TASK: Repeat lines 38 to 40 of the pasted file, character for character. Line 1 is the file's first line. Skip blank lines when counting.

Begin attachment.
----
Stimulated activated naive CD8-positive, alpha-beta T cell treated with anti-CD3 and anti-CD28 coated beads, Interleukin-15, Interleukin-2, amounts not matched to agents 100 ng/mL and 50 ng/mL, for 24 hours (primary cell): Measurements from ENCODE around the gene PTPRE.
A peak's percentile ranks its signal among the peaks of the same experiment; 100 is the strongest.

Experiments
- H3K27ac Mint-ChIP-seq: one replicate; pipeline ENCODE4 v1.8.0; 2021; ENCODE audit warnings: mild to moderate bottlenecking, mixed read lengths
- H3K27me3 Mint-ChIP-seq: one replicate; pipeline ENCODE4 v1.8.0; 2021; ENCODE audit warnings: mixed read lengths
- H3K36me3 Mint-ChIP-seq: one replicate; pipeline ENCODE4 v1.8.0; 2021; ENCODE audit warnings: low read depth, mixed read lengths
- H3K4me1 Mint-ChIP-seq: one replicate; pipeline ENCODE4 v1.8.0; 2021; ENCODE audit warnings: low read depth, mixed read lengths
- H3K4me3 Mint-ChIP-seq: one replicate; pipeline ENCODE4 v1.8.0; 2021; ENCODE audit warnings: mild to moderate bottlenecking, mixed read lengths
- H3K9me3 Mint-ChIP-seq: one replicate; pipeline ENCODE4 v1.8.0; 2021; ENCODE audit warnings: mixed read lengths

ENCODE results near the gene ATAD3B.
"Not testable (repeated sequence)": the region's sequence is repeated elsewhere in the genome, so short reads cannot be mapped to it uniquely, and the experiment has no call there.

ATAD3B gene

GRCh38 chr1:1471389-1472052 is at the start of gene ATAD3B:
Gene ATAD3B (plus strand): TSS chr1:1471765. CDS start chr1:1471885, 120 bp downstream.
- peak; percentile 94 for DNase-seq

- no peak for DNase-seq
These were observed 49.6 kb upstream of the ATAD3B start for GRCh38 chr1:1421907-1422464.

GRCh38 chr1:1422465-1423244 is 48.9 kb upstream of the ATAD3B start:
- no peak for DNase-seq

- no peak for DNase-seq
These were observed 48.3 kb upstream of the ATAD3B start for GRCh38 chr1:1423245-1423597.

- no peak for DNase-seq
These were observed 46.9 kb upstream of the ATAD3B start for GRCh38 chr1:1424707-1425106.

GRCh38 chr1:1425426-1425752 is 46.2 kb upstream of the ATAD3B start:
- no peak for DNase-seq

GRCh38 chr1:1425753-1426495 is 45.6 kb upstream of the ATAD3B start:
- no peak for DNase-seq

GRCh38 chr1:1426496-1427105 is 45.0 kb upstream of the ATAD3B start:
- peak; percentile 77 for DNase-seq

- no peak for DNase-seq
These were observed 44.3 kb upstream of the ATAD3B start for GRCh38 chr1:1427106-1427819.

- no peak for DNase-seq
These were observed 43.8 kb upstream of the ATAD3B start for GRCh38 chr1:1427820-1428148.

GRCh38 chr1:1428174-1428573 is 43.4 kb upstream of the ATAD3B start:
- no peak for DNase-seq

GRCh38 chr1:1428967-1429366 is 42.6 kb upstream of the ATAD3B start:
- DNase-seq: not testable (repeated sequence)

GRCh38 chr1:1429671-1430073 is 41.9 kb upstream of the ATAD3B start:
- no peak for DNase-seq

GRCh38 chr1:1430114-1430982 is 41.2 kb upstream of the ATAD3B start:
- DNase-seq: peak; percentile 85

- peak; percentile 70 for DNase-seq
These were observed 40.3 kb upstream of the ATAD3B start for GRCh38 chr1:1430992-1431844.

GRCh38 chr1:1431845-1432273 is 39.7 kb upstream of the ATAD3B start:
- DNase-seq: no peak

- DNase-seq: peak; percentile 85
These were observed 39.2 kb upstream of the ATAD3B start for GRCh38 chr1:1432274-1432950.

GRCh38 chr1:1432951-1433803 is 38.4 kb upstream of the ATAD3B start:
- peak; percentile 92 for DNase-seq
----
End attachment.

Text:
GRCh38 chr1:1429671-1430073 is 41.9 kb upstream of the ATAD3B start:
- no peak for DNase-seq

GRCh38 chr1:1430114-1430982 is 41.2 kb upstream of the ATAD3B start: